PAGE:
We need to continue to raise our voices until it is safe for women to explore their wild sides, take risks in life, and make a few mistakes; without being blamed for the criminal acts of others.
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Silence Is Not The Answer

Another celebrity has been acquitted of sexual assault charges because the female complainants did not hold up in court as credible witnesses.  I was neither a witness to the alleged occurrences, nor present for the court proceedings, and therefore, cannot comment on whether or not justice was indeed served.  On a personal level, however; I have to confess that I am deeply troubled by the case.

I am reminded of a younger me, fifteen, returning to my sister’s apartment after a night of repeated sexual assaults and confinement at the hands of male twice my age.  Still trembling from the shock and terror (I wasn’t sure whether I’d live or die at the end of it) I was met by members of the police force, who took my statement, acknowledged that they knew the perpetrator, admitted this was his typical m.o., and advised me that the case would not stand up in court as I had been drinking under age and was wearing provocative clothing – ie., the standard bell-bottom jeans and halter top of the era.  They put me on a bus for home, and told my parents that I had spent the night with a man.  Unable to speak up for myself in face of the wrath that  followed, I buried the trauma for many years.

Perhaps that’s why I never said anything when my first boss, a few months later, locked me in the storage room of the department store where I was working part-time and made sexual advances.

Nor did I speak up when my eleventh grade math teacher followed me to a bar one night, and cornered me, saying that I owed him for all the classes I had skipped and he hadn’t reported.

At twenty, working my first corporate job, I cried myself to sleep night after night after enduring endless sexual harassment on the job.  Only one of three women in the department, and the youngest, the males would parade past my desk every morning, saying they were “just looking for high beams” or “wondering if I got my plumbing checked last night.”  When, after six months of enduring this behaviour, I was told during a job evaluation that I would only qualify for a raise if I “put out”, I did take it to a higher ranked manager, only to be told that I should reconsider the offer.  I updated my resume and moved on.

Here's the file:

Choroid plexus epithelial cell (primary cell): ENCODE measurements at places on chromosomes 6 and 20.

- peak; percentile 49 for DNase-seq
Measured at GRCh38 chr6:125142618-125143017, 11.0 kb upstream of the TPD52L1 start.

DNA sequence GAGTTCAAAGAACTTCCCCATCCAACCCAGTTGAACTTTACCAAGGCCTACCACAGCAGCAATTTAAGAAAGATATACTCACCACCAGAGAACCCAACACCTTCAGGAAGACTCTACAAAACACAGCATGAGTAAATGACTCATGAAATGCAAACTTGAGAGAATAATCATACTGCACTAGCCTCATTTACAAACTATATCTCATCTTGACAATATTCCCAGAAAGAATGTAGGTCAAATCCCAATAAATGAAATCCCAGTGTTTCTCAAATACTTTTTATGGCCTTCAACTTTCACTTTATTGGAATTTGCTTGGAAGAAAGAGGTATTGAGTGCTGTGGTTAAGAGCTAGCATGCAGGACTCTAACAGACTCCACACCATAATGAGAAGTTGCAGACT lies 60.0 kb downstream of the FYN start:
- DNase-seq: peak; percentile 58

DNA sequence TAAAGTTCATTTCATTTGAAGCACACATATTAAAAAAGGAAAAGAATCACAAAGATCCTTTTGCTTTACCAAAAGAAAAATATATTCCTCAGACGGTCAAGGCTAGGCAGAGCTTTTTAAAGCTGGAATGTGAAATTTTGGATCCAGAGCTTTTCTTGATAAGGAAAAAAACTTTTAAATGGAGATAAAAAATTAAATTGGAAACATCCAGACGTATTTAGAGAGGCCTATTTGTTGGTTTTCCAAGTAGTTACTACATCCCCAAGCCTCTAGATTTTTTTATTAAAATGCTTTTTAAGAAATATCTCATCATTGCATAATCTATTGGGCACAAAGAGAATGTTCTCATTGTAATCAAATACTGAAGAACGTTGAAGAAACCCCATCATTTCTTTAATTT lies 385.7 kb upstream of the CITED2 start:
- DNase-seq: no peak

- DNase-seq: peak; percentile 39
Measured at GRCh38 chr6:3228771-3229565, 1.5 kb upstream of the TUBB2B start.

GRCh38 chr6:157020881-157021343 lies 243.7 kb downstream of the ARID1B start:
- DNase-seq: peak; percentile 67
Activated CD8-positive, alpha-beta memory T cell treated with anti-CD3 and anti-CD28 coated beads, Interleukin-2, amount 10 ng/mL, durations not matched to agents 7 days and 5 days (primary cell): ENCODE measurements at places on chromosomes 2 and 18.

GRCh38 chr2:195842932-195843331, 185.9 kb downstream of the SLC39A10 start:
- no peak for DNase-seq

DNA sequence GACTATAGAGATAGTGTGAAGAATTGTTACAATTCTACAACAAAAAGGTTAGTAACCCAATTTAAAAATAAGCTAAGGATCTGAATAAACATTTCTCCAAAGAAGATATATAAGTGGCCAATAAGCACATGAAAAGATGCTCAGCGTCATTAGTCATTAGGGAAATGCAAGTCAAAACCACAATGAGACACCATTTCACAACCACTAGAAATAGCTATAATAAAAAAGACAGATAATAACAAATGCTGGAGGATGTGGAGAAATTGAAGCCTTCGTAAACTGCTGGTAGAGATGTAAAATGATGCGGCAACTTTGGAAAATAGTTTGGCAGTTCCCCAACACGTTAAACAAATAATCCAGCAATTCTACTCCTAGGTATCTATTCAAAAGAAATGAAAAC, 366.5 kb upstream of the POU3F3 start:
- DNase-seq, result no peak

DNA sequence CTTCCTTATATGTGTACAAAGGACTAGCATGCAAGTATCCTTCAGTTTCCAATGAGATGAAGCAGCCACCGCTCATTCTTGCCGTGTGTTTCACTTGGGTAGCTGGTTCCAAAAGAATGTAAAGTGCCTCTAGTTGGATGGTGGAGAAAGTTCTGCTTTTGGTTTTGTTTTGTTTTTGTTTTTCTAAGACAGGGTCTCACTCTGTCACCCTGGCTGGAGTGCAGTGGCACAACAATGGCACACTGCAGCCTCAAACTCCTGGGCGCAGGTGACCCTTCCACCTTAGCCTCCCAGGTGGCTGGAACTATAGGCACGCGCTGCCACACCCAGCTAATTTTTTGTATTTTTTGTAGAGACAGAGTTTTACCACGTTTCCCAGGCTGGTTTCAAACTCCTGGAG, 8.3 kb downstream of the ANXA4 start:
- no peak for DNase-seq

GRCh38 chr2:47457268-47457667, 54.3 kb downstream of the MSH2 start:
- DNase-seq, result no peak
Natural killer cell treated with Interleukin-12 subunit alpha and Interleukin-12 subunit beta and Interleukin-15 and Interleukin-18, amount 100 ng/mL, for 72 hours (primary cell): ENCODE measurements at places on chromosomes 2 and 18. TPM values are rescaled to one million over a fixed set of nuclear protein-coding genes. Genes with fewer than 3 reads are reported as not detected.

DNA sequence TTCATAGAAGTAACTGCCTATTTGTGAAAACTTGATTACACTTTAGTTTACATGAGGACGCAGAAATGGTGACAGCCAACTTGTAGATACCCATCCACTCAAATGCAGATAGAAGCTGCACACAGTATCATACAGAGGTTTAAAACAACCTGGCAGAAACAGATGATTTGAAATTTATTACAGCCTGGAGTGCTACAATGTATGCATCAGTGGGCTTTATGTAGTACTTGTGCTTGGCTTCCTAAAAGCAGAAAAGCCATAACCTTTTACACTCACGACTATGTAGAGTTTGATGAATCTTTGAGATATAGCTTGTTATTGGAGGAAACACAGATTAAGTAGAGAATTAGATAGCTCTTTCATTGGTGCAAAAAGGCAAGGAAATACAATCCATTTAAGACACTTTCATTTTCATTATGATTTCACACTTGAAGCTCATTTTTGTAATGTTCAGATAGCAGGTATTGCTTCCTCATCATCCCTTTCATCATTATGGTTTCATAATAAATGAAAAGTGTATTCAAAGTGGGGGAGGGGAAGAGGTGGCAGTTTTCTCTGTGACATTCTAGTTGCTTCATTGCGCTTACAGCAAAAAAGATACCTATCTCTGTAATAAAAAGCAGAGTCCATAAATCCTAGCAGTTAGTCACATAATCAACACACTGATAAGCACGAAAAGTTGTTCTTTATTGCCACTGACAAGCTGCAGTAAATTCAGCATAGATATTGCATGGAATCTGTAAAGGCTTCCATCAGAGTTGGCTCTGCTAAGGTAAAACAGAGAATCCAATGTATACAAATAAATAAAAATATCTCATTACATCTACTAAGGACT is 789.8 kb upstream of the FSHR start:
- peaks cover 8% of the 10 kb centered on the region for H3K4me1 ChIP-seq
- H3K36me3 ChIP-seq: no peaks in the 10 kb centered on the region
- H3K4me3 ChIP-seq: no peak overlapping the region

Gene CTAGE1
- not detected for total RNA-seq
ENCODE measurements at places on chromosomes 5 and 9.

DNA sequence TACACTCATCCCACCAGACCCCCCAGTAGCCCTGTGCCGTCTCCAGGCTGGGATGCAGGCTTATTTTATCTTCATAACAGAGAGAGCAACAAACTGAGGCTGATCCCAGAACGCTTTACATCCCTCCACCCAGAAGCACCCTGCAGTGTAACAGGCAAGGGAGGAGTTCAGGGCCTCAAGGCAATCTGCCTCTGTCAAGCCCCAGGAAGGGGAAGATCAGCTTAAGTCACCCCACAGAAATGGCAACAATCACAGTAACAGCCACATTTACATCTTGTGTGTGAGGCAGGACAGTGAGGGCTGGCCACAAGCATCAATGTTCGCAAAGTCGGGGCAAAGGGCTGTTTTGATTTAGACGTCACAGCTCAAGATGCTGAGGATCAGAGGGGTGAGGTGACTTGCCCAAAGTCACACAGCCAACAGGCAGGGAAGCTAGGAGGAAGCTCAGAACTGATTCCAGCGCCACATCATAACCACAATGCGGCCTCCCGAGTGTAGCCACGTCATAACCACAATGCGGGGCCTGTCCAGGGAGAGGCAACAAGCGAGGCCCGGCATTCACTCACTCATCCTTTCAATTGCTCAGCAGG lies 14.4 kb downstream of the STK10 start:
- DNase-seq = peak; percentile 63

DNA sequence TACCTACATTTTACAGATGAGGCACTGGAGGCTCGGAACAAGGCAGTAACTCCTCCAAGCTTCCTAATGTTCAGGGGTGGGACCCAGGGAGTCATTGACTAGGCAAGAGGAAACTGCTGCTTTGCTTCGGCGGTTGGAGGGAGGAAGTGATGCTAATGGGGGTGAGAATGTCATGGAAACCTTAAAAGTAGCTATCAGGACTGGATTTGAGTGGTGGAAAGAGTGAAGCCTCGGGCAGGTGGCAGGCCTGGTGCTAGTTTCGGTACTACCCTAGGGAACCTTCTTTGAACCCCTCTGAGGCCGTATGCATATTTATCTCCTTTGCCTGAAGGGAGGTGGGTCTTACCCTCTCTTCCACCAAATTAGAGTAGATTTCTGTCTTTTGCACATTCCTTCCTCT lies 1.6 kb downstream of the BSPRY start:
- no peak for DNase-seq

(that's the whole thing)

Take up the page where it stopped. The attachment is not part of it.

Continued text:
I didn’t report it when a co-worker of my husband’s called me with obscene messages, indicating he was stalking me.

I didn’t report it, when in an attempt to better my education, I went back to university, and was stalked and harassed by one of my professors.

I didn’t report it, when a spurned lover turned suddenly ugly.

I had learned that being a woman means that I am always in a position of vulnerability, and therefore, it is somehow my fault if another human being shows me disrespect.  I have learned that women blaming men for sexually inappropriate behaviour are examined first for personal propriety before being taken seriously, and I know that none of us are faultless when scrutinized under a microscope.

When this recent case first went public, something amazing happened – women started to speak up.  Thousands of women, just like me, revealed countless incidents that they had never reported.  It felt empowering.

Every time a woman stands up against sexual assault, I applaud.  I have hope.
I do not want my children, or my children’s children to have to suffer the humiliation and condemnation that my generation of women have known.

This case ended in a an acquittal, and I hope that has not dampened spirits.

Let’s not lose the momentum sisters!  If we are ever going to end injustice, we need a voice.